#### Abstract

computational method called Topological Calculus, based on discrete mathematical tools known as Algebraic Topology, is briefly introduced and its ability to represent a discrete counterpart to classical and quantum field equations is shown. First of all the Topological Calculus setting is that of a certain discrete class of n-dimensional lattices, called simplicial complexes, whose constituting simplices are the n-dimensional analogue of triangles (0-simplices are points, 1-simplices segments, 2-simplices triangles, 3-simplices tetrahedra, etc.). Topological Calculus provides two nontrivial algebraic operators (cup ‘∪’ and cap ‘∩’ products) and two linear differential operators (boundary ‘∂’ and coboundary ‘δ’), from the combinations of whom almost any algebraic/differential equation can be imposed on the simplicial complex. They are, in fact, the discrete counterpart of usual scalar ‘⋅’, cross ‘×’ and exterior ‘∧’ products, as well as divergence, gradient and curl Iorder differential operators. Once a suitable and accurate enough triangulation Σ of the continuum domain is performed, scalar, vector and tensor fields (or differential p-forms, according to the exterior formulation of Field Theories) are represented as p-chains: algebraic objects assuming different (e.g. time-dependent) values on each of Σ ’s psimplices. The diagonalization of Σ ’s incidence and adjacency matrices allows to both compute the number of ‘holes’ inside the domain. As the simplicial Laplace (and Helmholtz)’s operators are correlated to the adjacency matrices, this spectral decomposition also counts the number of linearly independent “harmonic functions”. It is well known that the qualitative behaviour of electromagnetic fields on bounded domains strictly depends on the topology of the region (i.e., roughly, on the number of ‘holes’ and connected components), for example the number of a porous resonator’s static modes, or a multiply-connected cross-sectioned waveguide’s TEM modes. Such information can be easily extracted with this method, and is refinement-independent from the domain’s triangulation: it can be computed even from a “coarse” simplicial complex, as long as it is topologically equivalent to the continuum domain. Some examples are made with the spectral analysis of IFS prefractals of the Šerpinskij gasket and carpet. In the case of self-similar simplicial complexes, adjaceny and laplacian matrices are recursively built using a quasi-diagonal-block paradigm, physically interpreted as a renormalization of the multiscale electrodynamics within. Self-similar eigenmodes and eigenvalue distribution is then observed, and compared with the wellknown multi-band properties of fractal antennas and resonators.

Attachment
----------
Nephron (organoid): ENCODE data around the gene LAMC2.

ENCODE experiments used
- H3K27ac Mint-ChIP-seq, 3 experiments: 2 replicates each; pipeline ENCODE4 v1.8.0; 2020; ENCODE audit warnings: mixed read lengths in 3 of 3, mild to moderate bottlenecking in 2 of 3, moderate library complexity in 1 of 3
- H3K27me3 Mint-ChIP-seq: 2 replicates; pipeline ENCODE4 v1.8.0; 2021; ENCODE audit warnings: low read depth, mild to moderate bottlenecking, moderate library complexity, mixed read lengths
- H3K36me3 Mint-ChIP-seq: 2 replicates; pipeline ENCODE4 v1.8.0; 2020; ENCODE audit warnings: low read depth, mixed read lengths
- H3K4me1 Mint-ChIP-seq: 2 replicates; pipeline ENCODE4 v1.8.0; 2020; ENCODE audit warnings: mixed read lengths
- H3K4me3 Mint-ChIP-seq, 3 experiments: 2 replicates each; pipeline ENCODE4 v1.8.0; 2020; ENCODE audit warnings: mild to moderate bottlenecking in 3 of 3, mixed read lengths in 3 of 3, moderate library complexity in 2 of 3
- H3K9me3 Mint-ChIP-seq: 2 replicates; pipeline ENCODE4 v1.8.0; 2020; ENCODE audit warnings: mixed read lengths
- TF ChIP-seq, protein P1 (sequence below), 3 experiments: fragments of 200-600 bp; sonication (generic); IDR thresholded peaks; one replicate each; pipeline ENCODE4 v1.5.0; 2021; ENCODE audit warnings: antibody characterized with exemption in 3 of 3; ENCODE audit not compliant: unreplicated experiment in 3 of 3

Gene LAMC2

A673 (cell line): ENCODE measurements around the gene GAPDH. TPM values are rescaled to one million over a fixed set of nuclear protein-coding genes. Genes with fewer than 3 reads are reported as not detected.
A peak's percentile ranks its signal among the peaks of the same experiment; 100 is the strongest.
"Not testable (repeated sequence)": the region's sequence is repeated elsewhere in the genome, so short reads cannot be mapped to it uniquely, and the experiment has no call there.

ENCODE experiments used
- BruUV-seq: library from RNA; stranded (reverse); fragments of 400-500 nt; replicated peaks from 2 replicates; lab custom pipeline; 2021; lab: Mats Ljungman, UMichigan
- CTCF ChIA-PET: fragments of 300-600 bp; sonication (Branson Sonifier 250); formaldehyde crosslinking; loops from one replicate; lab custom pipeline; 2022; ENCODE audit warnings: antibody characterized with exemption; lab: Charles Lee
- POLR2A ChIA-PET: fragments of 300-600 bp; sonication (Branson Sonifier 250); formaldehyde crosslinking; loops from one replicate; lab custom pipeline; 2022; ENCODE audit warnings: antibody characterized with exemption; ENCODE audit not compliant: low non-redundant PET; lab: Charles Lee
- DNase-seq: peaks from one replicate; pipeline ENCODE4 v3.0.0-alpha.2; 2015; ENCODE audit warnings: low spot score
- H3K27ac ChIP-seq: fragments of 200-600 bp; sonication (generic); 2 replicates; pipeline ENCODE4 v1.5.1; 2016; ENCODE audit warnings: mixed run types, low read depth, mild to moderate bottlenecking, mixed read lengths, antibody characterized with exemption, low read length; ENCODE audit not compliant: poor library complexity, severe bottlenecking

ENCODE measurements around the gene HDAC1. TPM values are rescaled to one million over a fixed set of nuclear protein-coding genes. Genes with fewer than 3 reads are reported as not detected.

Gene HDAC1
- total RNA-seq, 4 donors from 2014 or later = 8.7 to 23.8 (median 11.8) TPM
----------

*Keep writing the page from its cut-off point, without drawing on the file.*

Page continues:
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2005
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Utilizza questo identificativo per citare o creare un link a questo documento: `https://hdl.handle.net/11573/1656409`